Napolitano At the End

Joe Mathews

Connecting California Columnist and Editor, Zócalo Public Square, Fellow at the Center for Social Cohesion at Arizona State University and co-author of California Crackup: How Reform Broke the Golden State and How We Can Fix It (UC Press, 2010)

I liked the idea of Janet Napolitano as leader of the University of California system.

The UC had become a convenient political punching bag for the governor and the legislature. Instead of investing in the system to transform it, California’s politicians would cut the UC – and then blame the UC for its responses, especially higher tuition fees, to those cuts.

The University of California, having been run by academics, had not fought back against these blasts. And so lawmakers have attacked the system with impunity, even as they themselves hurt it.

So why not bring in a politician—Napolitano—to fight back and put the legislature under fire?

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While California Put on ‘Road Diet,’ Drivers Still Stuck in Traffic Gridlock

Kerry Jackson

Kerry Jackson is a Fellow at the California Center for Reform at the Pacific Research Institute.

Quick, name the place where drivers suffer through maybe the worst traffic on Earth while policymakers are committed to making it altogether intolerable. Yes, of course it’s California.

Earlier this year, Inrix, a transportation analytics firm, ranked Los Angeles as the city with the worst traffic in the world, as measured by annual “peak hours spent in congestion.”

Southern California drivers who commute regularly to Los Angeles experience this gridlock every day. They spend an average of 104 hours “in congestion in 2016 during peak time periods.” Inrix says that sitting in traffic costs the average driver in the Southland $2,408 a year in lost productivity, and fuel burned while idling or creeping along in slow-moving parking lots.

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San Francisco Politics Turns the Page

Scott Lay

Publisher of The Nooner

Okay, we can talk some San Francisco politics in this period of grief. After all, the first decision is going to be by the Board of Supervisors. The Acting Mayor is London Breed, by way of being president of the Board of Supervisors, the same path that led Dianne Feinstein to become Mayor after the death of George Moscone (and of course supervisorial colleague Harvey Milk).

The Board of Supervisors, which operates as the governing body of the combined city and county, will now have the option to appoint an Acting Mayor, which could be Breed, another supervisor, or any other registered voter. If the Board appoints, the office will be next filled for a full term in in 2019. If the board does not act, the office will be filled for a partial term on June 5, 2018 ending in January 2020 following the 2019 regular municipal election.

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Meet Some Prop 57 Early Release Inmates

Michele Hanisee

President of the Association of Los Angeles Deputy District Attorneys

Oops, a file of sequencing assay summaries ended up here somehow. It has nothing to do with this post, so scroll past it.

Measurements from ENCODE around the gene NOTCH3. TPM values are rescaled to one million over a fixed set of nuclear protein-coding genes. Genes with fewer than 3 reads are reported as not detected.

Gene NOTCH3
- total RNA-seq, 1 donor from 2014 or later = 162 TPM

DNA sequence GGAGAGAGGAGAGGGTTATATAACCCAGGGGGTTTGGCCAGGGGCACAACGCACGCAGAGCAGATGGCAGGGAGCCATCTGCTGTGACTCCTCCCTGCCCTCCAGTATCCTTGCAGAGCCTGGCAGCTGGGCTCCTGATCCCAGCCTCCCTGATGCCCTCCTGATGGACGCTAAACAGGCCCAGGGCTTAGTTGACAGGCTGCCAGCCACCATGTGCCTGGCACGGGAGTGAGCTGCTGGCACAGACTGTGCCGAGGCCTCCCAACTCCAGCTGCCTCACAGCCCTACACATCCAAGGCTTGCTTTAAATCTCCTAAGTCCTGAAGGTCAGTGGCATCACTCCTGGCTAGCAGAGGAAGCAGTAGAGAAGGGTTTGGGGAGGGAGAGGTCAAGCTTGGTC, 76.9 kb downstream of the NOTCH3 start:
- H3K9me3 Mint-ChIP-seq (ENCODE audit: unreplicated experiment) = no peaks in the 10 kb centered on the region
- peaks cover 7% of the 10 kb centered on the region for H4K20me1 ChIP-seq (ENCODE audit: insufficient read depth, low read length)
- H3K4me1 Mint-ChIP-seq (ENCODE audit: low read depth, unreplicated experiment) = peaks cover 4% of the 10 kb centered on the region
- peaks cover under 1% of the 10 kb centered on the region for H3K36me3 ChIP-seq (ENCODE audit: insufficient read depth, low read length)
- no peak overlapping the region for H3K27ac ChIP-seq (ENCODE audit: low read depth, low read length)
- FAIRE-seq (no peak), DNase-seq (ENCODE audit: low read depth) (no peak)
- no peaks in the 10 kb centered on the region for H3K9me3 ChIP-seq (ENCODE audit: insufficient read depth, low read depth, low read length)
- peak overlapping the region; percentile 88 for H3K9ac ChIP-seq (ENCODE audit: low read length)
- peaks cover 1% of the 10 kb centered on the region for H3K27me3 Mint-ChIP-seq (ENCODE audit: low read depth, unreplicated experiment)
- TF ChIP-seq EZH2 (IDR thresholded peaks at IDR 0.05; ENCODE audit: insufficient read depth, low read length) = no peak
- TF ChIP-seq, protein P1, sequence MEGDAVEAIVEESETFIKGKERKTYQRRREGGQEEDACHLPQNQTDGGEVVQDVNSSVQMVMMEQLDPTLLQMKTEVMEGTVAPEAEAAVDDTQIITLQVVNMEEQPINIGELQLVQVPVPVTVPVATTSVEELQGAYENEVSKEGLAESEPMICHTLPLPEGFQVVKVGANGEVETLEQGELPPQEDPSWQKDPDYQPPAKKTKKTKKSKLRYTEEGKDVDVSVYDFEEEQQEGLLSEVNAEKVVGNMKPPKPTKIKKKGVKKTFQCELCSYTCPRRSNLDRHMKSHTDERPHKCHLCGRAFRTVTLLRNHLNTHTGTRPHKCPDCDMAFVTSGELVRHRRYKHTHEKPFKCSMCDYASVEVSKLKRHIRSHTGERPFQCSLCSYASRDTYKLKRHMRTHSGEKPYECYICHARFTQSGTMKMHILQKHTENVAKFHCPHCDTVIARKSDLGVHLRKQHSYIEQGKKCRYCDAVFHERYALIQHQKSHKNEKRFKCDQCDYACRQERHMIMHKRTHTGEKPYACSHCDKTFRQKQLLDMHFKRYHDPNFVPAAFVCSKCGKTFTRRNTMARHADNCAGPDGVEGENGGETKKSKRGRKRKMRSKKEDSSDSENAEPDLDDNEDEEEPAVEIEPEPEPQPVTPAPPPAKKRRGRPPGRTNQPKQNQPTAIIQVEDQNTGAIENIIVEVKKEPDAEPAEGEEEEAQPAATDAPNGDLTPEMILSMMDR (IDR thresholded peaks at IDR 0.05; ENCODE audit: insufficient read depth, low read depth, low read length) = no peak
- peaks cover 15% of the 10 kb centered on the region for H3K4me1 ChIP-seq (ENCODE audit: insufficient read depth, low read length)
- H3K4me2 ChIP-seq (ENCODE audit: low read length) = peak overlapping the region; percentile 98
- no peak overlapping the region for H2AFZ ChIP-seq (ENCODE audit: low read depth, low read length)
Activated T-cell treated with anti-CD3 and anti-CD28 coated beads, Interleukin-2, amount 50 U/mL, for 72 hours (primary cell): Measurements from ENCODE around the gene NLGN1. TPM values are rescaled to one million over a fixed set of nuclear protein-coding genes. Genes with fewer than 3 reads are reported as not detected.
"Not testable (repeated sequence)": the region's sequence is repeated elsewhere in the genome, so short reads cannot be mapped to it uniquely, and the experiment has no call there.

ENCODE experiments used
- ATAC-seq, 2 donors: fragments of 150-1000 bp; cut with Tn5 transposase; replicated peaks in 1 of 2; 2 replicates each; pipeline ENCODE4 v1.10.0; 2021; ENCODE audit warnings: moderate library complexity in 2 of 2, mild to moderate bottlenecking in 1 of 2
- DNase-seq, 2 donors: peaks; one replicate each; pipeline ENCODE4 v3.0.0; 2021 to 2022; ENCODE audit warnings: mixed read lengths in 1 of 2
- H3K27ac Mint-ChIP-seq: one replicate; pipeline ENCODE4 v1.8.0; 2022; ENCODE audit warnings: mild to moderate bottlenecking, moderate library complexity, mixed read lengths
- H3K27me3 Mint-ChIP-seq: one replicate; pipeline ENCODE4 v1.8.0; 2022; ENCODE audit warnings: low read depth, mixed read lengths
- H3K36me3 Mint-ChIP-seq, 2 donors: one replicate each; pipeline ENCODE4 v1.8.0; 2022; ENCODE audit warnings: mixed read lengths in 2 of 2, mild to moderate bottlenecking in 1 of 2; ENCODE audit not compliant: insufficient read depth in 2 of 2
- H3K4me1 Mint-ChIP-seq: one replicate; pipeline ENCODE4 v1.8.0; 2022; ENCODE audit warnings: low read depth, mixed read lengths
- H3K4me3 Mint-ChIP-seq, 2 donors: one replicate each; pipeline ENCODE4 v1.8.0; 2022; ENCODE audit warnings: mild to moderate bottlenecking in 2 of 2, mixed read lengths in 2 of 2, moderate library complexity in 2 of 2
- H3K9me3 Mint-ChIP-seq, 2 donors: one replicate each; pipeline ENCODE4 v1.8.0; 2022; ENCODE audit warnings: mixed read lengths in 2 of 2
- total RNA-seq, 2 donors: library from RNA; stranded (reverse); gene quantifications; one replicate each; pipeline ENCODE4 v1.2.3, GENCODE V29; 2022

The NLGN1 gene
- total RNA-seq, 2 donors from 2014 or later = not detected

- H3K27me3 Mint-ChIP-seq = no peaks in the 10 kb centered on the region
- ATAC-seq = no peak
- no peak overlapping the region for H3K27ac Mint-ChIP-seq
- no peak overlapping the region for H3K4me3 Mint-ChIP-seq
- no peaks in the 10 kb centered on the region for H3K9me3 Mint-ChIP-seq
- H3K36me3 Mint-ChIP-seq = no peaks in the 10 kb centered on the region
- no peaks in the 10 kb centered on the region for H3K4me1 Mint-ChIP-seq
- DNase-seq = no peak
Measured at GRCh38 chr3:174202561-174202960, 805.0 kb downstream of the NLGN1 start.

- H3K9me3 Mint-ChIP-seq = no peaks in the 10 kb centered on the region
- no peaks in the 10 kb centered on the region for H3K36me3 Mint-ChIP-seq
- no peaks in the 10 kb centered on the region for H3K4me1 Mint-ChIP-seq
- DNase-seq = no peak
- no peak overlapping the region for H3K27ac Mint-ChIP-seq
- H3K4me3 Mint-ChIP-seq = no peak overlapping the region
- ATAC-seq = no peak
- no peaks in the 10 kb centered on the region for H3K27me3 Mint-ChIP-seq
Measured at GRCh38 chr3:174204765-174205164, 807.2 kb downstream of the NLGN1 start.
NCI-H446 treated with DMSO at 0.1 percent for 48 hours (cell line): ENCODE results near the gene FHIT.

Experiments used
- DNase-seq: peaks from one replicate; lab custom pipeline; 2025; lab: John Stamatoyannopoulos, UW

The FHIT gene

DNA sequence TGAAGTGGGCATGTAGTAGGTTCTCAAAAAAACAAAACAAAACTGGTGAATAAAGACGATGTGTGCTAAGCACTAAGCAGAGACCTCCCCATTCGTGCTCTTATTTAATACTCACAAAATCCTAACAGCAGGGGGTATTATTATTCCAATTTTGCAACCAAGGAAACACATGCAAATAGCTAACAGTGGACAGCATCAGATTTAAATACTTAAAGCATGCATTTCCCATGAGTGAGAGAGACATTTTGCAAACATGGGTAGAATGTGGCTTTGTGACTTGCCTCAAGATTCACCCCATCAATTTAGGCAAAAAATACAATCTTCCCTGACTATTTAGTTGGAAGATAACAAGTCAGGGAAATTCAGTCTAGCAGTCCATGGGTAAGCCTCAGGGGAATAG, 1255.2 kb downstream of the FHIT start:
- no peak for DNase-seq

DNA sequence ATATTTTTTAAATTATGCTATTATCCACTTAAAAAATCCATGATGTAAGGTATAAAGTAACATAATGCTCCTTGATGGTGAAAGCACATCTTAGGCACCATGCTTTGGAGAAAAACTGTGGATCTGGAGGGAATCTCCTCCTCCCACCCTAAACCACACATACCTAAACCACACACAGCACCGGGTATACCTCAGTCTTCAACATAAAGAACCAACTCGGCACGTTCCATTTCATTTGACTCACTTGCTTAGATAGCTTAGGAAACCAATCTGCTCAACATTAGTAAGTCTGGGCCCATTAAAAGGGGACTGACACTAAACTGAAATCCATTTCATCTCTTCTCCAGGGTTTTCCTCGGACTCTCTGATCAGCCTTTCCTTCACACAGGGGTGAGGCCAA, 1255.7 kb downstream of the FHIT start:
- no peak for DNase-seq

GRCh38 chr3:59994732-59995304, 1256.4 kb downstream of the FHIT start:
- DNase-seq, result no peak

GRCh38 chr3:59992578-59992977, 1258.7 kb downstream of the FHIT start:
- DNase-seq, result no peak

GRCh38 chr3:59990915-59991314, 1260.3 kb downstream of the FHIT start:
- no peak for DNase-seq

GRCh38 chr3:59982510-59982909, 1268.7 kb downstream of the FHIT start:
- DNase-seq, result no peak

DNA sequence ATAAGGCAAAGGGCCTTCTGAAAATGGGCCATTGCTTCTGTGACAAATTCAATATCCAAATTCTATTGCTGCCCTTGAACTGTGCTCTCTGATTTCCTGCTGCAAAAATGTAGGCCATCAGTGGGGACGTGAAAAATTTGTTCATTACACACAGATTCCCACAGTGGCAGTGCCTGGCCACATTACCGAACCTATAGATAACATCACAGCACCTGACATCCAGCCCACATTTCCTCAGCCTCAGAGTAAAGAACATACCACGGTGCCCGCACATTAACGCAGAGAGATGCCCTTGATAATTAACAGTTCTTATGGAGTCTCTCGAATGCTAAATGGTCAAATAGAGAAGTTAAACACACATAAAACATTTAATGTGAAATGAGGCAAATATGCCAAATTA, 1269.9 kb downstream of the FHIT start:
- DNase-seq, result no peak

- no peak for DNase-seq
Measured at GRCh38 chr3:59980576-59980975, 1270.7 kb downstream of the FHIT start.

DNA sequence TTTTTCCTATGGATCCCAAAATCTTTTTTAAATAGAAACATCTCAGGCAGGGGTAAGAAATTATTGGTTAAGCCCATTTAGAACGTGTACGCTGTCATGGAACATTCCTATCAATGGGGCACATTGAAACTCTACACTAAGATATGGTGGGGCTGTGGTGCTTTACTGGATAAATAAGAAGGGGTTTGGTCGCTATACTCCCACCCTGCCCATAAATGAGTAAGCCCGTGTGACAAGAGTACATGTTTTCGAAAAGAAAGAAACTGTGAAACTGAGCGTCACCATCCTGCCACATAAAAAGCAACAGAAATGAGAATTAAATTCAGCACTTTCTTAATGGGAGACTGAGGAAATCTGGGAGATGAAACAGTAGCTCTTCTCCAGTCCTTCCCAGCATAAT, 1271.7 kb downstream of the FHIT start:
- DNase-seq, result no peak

We extensively chronicled how the Prop 57 campaign was sold on the lie that only “non-violent” criminals would be released early from their lawfully imposed state prison terms.  The decision on who gets the early release is now in the hands of the Board of Parole, whose release decisions show an appalling disregard of fact and reality.  Some examples of these early release decisions are highlighted below.

Paul Karl Anderson — With a criminal history that begins in 1981, and included felony convictions for assault and thefts, Anderson upped the ante in 1995 when he robbed a bank with a weapon and then held a hostage upon being tracked down by federal marshals.  The Board of Parole granted early release from the sentence imposed for his bank robbery/hostage taking because they determined Anderson does not “pose an unreasonable risk of violence to the community.” 

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Courage: The Most Overused Word In Politics

David Crane

Lecturer and Research Scholar at Stanford University and President of Govern for California

Does it take political courage for a California Democrat to attack Donald Trump? Obviously not, just as it didn’t take political courage for a red-state Republican to attack Barack Obama. To qualify as courageous, a political act must threaten the actor’s political future.Neither of the foregoing examples qualifies. Qualifying examples include Abraham Lincoln, who took on every political interest and more to preserve our union, and Lyndon Johnson, who took on his own party to pass civil rights legislation. More recent examples include Gina Raimondo, the governor of Rhode Island who took on the most powerful interests in her party in order to protect services for citizens, and Arnold Schwarzenegger, who took on both political parties in leading successful efforts to end gerrymandering and partisan primaries in California. Not every action taken by those actors was courageous — look no further than LBJ’s Vietnam legacy. Each political action must be evaluated separately.

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Could Federal Tax Change Prompt a Move Against Prop 13? 

Joel Fox

Editor and Co-Publisher of Fox and Hounds Daily